Special Feature

Client advisory boards

A client advisory board (CAB) is one of the most effective ways to learn about what your clients value and how you can improve your practice. This three-part series outlines questions to ask before setting up your CAB, who should be on your board, and what your board members can expect.

Practice Management

You must be willing to listen and follow through on recommendations

By Tessie Sanci |

A client advisory board (CAB) is one of the most effective ways to learn about what your clients value and how you can improve your practice, says Stephen Wershing, president of the Client Driven Practice in Rochester, N.Y.

By gathering a select group of your clients and asking them key questions about the service they receive from you, you will find out what works, what doesn't, and what areas of your practice should be improved upon.

In order to benefit from a CAB, you must be open to feedback and commit to following through on recommendations — whether you choose to implement them or not.

Here are four questions to ask yourself before starting a CAB:

1. Am I willing to make changes to improve my practice?
A CAB is a platform that allows a group of your clients to express what they feel is missing from your practice.

If you are not ready to seriously consider implementing suggestions, you should not be asking for that feedback.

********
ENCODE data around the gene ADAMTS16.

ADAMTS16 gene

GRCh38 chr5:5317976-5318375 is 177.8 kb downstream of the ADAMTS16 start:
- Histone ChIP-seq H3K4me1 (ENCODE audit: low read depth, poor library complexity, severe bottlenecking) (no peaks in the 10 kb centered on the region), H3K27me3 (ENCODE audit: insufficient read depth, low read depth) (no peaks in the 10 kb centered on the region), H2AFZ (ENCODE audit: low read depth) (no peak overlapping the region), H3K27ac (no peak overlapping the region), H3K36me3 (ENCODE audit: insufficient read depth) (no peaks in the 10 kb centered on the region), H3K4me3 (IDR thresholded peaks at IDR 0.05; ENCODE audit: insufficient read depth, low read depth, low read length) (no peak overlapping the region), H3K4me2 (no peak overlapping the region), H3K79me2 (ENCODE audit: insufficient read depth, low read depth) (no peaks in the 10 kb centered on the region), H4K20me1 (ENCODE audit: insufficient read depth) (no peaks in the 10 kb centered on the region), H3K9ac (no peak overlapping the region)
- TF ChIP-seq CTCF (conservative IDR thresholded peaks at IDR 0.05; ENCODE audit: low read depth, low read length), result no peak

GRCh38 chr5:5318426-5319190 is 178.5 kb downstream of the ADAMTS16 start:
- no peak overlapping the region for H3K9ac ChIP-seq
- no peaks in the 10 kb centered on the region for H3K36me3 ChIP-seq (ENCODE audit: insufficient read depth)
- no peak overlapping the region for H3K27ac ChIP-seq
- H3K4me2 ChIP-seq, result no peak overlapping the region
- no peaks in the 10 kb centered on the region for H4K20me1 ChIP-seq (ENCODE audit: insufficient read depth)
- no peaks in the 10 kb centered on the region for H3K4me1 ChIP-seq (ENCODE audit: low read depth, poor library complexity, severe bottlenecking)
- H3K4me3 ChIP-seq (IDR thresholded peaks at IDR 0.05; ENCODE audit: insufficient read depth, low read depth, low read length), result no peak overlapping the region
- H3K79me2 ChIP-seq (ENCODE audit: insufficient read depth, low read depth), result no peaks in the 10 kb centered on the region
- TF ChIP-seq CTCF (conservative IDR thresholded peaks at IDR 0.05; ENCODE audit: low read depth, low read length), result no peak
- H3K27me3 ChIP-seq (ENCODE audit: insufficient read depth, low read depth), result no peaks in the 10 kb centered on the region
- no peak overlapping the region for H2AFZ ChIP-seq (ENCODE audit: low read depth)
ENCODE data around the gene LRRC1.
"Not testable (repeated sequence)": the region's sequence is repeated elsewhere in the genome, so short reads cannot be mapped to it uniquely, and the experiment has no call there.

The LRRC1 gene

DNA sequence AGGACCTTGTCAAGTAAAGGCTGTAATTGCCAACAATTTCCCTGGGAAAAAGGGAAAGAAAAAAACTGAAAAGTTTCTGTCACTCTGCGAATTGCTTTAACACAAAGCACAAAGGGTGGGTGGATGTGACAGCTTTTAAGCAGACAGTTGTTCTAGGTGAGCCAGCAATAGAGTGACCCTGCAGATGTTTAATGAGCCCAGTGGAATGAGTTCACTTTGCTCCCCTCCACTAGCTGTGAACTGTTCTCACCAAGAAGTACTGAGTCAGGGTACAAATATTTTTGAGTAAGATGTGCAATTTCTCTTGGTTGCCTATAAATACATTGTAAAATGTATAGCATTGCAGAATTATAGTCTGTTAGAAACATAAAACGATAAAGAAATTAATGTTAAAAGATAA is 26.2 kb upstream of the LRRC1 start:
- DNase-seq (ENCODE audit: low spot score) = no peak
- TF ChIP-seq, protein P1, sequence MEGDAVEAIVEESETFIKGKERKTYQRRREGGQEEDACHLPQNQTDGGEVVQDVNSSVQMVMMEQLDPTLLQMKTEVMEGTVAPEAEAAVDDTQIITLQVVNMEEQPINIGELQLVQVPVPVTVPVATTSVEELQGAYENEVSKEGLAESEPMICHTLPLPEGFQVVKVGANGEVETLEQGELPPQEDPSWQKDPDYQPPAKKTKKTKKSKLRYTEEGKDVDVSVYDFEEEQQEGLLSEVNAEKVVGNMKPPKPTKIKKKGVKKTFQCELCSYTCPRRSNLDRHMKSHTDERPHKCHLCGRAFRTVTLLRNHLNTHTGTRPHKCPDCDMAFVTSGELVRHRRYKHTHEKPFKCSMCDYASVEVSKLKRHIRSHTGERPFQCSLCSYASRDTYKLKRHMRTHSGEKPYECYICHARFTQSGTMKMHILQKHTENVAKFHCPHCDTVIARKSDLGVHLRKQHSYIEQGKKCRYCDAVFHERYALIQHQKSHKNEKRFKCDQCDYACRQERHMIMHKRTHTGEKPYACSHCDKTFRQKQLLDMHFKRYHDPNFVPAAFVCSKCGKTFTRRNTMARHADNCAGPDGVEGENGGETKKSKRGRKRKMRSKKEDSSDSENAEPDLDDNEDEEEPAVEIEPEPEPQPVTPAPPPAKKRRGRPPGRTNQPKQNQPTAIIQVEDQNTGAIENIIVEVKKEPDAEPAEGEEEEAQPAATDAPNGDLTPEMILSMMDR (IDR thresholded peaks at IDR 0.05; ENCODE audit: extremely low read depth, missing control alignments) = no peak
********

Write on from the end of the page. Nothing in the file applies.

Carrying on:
"[Some advisors] are happy to gather their clients and let them talk," Wershing says. "But they're probably not going to take action on it — and that's worse than not having asked in the first place."

While you do not have to use all recommendations, the board's success relies on your willingness to consider them and explain your ultimate decisions.

2. Do I know why my clients chose me?
An advisory board is also an opportunity for clients to let you know what they appreciate in your practice and how you are different from other advisors.

One of the most difficult challenges for advisors, Wershing says, is to explain exactly why a prospect should choose him or her over other advisors.

Says Wershing: "If you ask 100 investment advisors, ‘Why should I choose you over all the other advisors I have access to,' I would bet 80 of them would give the same answer. And if that's the case, it's not the right answer."

Your clients, through A CAB, could give you a more complete answer to that question.

3. Can I let others lead?
During a CAB meeting, the dynamic between the advisor and the clients changes. Unlike your role in a client meeting, you are not the one guiding the conversation or giving instructions in a CAB meeting.

Your clients will be more comfortable providing candid feedback to a neutral third party. Wershing recommends using a professional facilitator or another person, such as a client who is experienced at making presentations and gathering feedback.

Your role is to be present and participate, says Julie Littlechild, CEO of Advisor Impact Inc. in Toronto. For example, you can ask follow-up questions.

4. Am I willing to follow through?
"[A CAB] takes work," Littlechild says. "It takes a commitment. You don't ‘dabble' in an advisory board."

Before organizing any CAB meetings, define your objectives and decide on how your CAB will work. Consider the kind of information you want to gather and how you will structure meetings, so they are not just conversations among peers. Otherwise, you could be wasting your time and your clients' time.

This is the first instalment in a three-part series on client advisory boards.

Next: Who should be on your board?